Pertwee, of the University of Aberdeen, believes the potential for patients to become addicted to manufactured cannabinoid drugs is relatively low. However, conflicting data exist as to whether long-term THC use leads to dependency.
Benson also believes that medical marijuana, even when smoked by terminal patients, is unlikely to trigger addiction if use remains carefully monitored. “If you have a controlled distribution system for medical use, as with morphine, for example, I don’t see the risk,” he said.
It’s now legal to use marijuana to treat certain medical conditions in 25 states, but the Food and Drug Administration has still not approved the marijuana plant as a treatment for any disease or health issue. That’s because there haven’t been enough large studies of the drug to show that its benefits outweigh the risks in patients who use it, said the National Institute on Drug Abuse (NIDA). And in order to gain approval, researchers also need show that marijuana is safer or more effective than existing treatments for certain conditions.
Nevertheless, scientists have good reason to think that the marijuana plant could be useful in treating a number of medical conditions. The active ingredient in marijuana, delta-9-tetrahydrocannabinol (THC), has been shown to increases appetite and reduces nausea. Another chemical in marijuana, cannabidiol (CBD), may decrease pain and inflammation and help with muscle-control problems, according to NIDA. Both THC and CBD belong to a group of chemicals called cannabinoids.
Live Science has rounded up the promising evidence that medical marijuana may help people with certain conditions. Here’s what we found:
Nausea and vomiting in cancer patients
Cancer patients who undergo chemotherapy may develop nausea and vomiting as a side effect of their treatment. A 2015 analysis of three studies involving cancer patients undergoing chemotherapy found that nausea and vomiting completely stopped in 47 percent of patients using cannabinoids (THC or CBD), while the symptoms completely stopped in only about 20 percent of those who took a placebo. Another study, of 15 cancer patients who both took THC orally and smoked marijuana, found that most patients experienced reduced nausea and vomiting, compared to when they didn’t receive these drugs.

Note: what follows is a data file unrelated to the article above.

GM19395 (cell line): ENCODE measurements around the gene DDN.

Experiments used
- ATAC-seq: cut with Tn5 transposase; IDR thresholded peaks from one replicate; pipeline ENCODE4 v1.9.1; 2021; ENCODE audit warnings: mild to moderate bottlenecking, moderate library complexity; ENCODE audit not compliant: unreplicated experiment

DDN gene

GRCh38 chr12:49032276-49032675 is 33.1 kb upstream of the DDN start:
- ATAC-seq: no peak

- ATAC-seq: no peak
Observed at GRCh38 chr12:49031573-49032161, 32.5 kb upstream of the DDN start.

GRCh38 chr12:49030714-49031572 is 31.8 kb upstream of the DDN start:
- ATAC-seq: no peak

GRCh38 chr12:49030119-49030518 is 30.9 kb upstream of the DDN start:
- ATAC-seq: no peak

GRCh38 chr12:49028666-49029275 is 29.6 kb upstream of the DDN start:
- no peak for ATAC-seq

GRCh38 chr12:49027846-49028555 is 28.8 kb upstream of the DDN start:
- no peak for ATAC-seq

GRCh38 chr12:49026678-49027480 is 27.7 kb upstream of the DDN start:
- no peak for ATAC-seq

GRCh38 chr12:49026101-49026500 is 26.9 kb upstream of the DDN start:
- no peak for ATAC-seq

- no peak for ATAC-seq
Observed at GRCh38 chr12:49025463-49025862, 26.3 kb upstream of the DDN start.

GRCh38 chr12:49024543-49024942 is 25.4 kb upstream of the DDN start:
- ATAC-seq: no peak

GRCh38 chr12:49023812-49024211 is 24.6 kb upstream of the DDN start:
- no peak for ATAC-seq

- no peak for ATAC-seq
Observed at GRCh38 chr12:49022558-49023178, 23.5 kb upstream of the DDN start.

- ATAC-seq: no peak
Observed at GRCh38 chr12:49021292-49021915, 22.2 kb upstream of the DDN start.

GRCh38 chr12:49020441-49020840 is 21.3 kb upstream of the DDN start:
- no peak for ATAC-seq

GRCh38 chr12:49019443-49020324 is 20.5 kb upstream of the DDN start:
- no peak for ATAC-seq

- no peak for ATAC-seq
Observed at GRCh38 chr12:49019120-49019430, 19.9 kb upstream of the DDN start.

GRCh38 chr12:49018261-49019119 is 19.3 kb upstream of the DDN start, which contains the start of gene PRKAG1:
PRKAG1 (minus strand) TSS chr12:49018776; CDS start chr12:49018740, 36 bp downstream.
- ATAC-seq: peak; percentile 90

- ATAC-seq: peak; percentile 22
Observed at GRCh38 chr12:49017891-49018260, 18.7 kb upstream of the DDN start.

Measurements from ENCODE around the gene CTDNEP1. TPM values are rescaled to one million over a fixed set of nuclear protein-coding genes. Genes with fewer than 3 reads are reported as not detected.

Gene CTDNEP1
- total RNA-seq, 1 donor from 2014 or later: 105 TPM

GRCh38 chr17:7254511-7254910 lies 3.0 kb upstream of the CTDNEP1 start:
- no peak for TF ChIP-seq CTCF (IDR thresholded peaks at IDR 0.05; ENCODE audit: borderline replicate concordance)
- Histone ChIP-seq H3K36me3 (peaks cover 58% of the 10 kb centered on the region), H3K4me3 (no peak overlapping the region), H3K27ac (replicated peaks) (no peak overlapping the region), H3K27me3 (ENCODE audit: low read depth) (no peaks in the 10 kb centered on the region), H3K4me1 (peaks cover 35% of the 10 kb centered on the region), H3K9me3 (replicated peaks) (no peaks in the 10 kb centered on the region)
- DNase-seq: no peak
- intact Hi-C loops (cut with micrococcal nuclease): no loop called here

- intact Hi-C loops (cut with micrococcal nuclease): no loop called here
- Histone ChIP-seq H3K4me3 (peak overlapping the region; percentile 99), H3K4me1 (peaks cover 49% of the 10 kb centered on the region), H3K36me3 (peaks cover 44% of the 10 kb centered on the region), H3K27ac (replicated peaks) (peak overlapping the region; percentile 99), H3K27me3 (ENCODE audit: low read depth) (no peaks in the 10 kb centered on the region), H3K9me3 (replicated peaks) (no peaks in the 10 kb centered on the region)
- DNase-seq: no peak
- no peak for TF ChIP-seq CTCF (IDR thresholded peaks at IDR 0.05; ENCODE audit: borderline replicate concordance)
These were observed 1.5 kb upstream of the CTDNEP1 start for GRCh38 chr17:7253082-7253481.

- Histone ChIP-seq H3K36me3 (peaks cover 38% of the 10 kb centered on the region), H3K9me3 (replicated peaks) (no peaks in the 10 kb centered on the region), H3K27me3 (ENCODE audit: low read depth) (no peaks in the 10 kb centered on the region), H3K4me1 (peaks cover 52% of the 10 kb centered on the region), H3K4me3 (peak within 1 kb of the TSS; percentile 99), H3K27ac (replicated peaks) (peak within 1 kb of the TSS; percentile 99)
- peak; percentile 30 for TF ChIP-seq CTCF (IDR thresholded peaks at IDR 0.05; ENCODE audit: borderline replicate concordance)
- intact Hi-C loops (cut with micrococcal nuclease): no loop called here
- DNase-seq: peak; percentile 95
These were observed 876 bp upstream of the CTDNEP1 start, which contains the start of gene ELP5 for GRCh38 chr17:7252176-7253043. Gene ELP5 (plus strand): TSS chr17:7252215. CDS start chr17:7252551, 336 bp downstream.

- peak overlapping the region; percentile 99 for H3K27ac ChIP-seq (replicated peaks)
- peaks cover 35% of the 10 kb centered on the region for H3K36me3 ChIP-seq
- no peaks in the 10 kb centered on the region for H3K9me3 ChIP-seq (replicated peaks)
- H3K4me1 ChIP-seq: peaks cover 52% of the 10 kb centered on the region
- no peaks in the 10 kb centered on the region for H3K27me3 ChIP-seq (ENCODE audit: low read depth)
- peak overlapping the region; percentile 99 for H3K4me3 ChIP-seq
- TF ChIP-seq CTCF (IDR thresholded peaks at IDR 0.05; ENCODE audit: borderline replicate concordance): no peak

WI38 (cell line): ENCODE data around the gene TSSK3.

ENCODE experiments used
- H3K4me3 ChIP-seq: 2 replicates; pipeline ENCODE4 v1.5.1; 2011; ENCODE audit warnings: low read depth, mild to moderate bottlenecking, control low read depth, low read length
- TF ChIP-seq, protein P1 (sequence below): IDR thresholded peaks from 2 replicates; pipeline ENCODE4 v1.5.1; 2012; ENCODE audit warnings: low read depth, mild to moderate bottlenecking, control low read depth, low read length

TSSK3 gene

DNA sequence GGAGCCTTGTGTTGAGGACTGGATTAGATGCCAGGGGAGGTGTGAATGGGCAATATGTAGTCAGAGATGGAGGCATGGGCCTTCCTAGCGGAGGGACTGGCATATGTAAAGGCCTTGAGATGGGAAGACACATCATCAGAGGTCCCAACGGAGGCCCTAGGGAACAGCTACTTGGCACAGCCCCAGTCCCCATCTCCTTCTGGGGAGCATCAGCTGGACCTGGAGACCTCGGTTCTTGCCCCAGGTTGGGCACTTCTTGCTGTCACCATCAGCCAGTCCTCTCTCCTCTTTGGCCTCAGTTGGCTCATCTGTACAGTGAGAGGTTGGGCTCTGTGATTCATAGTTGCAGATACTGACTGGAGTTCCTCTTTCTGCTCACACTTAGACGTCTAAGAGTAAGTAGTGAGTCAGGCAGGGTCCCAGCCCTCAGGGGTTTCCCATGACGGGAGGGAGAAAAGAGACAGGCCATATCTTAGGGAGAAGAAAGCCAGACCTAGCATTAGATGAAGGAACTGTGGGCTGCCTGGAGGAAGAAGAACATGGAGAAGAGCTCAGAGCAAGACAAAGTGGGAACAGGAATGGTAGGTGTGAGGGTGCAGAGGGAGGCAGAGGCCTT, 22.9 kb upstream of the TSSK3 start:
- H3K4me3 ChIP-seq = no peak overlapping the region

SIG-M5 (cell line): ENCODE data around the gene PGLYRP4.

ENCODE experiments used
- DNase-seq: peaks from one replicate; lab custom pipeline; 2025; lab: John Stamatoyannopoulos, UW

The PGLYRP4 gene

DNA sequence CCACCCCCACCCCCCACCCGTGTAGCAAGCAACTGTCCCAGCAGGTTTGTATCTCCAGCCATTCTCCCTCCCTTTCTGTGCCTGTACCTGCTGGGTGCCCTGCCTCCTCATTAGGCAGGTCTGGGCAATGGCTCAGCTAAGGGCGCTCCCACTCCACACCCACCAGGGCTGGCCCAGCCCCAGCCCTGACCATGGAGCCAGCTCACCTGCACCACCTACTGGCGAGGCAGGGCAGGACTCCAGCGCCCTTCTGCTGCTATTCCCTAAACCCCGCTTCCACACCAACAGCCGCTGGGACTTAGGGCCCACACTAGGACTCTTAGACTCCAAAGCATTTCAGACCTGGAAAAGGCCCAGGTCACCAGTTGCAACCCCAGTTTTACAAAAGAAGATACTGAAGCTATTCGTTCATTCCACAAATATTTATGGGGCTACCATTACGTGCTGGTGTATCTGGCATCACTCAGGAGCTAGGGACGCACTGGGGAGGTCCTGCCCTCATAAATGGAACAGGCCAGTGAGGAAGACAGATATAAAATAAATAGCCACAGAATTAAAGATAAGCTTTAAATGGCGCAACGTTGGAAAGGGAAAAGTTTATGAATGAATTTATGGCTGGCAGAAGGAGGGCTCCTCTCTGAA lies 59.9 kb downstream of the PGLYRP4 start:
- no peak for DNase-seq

Another study, of 600 cancer patients, found that the compound nabilone (a synthetic form of THC) was better at preventing nausea and vomiting than were several existing anti-nausea medications. However, more studies are needed to determine whether smoking marijuana works better than newer types of anti-nausea medications for this purpose, a 2016 review said.
Pain in patients with multiple sclerosis
Marijuana may reduce feelings of burning, tingling or numbness, as well as pain from muscle spasms, in patients with multiple sclerosis (MS), according to a 2014 review study. The study found strong evidence that oral cannabis extract, which is a pill made from CBD, or a combination of THC and CBD, can help with these symptoms, the researchers said. However, not enough studies have been conducted to determine whether smoking marijuana helps with symptoms of MS, the review found.
Chronic pain in patients with cancer
A small study of 36 cancer patients found that 10 milligrams of THC produced pain-relieving effects comparable to those of taking 60 mg of the opiate codeine. Another study of a drug called nabiximols (brand name Sativex), which is a “marijuana mouth spray” that contains both THC and CBD, found that low and medium doses of the spray had better pain-relieving effects than a placebo. This result was found in cancer patients with pain who had not been helped by taking opioid drugs. However, very few studies have looked at the benefits of smoked marijuana for treating pain in cancer patients.
A 2010 study looked at 23 patients who had neuropathic pain (which is pain caused by damage to nerves) after trauma or surgery. The study found that those who smoked marijuana reported they had less pain and slept better than those who were given a placebo. A 2013 study of 39 people found that vaporized cannabis reduced neuropathic pain in patients who had not been helped by other treatments.